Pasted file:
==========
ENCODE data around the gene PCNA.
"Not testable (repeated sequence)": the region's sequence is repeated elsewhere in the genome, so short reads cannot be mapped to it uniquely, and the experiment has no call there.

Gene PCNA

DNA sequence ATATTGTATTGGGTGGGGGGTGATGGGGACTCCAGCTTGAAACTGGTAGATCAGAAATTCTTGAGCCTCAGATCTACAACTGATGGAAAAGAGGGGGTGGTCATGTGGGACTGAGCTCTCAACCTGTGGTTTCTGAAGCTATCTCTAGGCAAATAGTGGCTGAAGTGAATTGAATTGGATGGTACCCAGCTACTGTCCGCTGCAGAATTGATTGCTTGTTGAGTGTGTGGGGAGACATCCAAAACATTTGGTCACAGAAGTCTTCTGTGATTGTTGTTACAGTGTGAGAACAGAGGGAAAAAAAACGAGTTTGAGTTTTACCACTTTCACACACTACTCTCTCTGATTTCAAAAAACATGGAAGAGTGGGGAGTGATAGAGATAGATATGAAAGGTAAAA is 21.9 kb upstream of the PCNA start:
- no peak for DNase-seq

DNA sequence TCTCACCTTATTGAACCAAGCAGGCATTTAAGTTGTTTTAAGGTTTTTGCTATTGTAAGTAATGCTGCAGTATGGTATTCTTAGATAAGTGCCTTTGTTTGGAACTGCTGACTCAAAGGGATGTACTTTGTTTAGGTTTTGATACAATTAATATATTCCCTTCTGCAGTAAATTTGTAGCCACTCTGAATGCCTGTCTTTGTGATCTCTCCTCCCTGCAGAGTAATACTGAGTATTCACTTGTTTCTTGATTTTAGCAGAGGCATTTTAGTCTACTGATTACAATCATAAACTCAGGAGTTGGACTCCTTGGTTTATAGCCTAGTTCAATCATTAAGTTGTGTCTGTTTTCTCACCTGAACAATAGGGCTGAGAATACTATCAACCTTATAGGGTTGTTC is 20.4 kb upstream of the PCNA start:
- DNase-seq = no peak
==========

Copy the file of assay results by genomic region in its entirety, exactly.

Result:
ENCODE data around the gene PCNA.
"Not testable (repeated sequence)": the region's sequence is repeated elsewhere in the genome, so short reads cannot be mapped to it uniquely, and the experiment has no call there.

Gene PCNA

DNA sequence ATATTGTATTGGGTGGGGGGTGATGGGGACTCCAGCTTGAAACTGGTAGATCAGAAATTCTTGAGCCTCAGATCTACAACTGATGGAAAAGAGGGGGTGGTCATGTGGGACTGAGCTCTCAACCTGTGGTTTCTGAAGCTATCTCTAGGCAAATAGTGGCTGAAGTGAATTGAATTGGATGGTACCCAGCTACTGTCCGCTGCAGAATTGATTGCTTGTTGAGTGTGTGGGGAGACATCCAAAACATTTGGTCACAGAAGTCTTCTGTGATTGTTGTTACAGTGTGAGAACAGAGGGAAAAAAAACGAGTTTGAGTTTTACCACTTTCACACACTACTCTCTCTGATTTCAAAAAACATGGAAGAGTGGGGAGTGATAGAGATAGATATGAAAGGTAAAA is 21.9 kb upstream of the PCNA start:
- no peak for DNase-seq

DNA sequence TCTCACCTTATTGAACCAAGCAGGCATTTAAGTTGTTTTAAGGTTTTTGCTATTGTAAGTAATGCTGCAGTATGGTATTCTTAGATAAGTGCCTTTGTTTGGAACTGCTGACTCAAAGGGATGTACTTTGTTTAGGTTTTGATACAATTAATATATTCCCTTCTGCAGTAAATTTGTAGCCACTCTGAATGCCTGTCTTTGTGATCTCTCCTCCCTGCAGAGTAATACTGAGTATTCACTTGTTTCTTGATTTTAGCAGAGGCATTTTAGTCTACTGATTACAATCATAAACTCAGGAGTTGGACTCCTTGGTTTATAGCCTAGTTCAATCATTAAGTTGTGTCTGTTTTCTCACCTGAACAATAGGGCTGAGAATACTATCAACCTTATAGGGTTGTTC is 20.4 kb upstream of the PCNA start:
- DNase-seq = no peak